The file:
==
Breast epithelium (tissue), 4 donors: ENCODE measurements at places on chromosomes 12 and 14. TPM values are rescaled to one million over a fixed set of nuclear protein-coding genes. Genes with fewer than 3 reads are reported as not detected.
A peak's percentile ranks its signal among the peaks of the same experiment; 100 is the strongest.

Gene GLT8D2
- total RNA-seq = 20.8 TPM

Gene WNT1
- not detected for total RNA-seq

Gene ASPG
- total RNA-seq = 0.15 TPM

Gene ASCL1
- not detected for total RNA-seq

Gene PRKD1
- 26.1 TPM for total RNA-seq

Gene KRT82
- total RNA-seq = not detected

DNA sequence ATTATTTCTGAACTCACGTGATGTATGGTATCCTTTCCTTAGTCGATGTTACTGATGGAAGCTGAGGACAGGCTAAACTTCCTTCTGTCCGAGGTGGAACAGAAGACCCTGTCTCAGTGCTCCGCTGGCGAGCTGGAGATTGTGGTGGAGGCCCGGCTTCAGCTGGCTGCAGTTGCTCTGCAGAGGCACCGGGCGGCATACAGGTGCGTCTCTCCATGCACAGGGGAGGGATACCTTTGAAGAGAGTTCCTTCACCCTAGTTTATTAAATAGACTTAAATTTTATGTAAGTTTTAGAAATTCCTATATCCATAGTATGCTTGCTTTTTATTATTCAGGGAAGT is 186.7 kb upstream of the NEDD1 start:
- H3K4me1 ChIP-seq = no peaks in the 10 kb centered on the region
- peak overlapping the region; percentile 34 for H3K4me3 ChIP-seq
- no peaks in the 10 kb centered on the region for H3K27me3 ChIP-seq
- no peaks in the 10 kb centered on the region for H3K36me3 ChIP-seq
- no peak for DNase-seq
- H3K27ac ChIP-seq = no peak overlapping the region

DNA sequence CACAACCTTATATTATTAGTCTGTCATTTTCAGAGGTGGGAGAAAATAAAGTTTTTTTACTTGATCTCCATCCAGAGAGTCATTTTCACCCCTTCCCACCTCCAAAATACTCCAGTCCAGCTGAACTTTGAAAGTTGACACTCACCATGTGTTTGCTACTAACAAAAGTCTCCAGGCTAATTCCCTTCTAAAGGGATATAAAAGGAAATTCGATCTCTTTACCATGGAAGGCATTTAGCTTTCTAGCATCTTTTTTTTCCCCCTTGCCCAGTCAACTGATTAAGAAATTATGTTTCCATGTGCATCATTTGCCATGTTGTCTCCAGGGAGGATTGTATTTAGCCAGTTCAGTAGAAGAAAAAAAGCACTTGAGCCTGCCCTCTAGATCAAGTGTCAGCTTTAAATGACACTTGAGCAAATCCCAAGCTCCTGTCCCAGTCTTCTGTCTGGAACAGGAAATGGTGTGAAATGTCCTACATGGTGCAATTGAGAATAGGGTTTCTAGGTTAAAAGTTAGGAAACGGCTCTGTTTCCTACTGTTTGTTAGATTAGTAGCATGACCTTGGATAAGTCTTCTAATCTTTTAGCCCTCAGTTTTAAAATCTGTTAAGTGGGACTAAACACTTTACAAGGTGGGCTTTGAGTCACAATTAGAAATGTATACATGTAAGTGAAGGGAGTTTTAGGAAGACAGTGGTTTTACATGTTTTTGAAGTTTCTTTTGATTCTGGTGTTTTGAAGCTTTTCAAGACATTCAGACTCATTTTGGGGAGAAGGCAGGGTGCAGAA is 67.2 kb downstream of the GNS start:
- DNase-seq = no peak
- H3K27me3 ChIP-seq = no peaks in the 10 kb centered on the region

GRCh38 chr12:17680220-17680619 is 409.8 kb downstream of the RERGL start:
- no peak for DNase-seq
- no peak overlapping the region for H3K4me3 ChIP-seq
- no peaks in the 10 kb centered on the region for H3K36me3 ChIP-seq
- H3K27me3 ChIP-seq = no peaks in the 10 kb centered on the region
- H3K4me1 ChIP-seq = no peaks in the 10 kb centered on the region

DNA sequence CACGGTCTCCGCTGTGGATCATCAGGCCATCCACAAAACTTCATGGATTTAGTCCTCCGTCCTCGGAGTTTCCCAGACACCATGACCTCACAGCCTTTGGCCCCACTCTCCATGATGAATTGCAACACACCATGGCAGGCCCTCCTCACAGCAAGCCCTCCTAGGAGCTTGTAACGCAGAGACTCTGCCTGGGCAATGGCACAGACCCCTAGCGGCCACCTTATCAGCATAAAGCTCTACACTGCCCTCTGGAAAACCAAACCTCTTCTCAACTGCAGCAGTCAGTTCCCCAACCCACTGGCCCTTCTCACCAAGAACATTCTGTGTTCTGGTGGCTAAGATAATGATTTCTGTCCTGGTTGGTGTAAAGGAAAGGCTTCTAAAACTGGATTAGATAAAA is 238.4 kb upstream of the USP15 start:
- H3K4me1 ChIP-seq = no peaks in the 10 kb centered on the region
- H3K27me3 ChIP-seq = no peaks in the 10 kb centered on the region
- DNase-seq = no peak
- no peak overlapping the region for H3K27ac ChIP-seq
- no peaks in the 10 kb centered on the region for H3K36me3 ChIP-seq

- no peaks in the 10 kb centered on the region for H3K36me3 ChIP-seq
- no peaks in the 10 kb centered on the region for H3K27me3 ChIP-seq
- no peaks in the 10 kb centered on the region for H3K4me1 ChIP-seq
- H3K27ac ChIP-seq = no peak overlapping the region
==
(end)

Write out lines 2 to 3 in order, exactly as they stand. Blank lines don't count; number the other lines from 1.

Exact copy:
A peak's percentile ranks its signal among the peaks of the same experiment; 100 is the strongest.

Gene GLT8D2